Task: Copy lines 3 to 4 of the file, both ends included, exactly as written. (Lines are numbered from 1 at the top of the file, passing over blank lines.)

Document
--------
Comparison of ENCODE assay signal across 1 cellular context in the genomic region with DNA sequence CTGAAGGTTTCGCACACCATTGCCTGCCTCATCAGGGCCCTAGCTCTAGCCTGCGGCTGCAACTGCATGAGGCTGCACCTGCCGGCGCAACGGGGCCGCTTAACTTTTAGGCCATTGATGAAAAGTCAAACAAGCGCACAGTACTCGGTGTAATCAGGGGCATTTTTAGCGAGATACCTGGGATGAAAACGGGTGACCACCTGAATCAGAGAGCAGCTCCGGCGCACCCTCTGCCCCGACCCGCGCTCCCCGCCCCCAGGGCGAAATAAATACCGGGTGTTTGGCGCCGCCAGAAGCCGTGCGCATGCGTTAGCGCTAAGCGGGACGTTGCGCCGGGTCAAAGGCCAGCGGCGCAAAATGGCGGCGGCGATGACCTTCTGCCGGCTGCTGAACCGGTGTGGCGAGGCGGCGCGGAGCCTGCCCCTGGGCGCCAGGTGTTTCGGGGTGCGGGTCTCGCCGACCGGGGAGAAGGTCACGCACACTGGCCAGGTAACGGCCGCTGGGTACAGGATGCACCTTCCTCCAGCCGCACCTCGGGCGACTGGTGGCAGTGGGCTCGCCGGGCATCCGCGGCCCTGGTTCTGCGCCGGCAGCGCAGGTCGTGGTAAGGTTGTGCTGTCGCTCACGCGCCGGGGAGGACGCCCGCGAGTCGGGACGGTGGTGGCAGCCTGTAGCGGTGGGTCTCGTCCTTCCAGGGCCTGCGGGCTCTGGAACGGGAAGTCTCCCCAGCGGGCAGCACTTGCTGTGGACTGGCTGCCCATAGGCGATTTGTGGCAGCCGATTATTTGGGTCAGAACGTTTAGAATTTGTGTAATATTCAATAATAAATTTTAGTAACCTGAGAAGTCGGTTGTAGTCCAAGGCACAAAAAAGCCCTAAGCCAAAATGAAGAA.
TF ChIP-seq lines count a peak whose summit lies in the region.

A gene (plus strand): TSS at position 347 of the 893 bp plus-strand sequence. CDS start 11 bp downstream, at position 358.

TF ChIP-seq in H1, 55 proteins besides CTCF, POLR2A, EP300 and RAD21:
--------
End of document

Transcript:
A gene (plus strand): TSS at position 347 of the 893 bp plus-strand sequence. CDS start 11 bp downstream, at position 358.

TF ChIP-seq in H1, 55 proteins besides CTCF, POLR2A, EP300 and RAD21: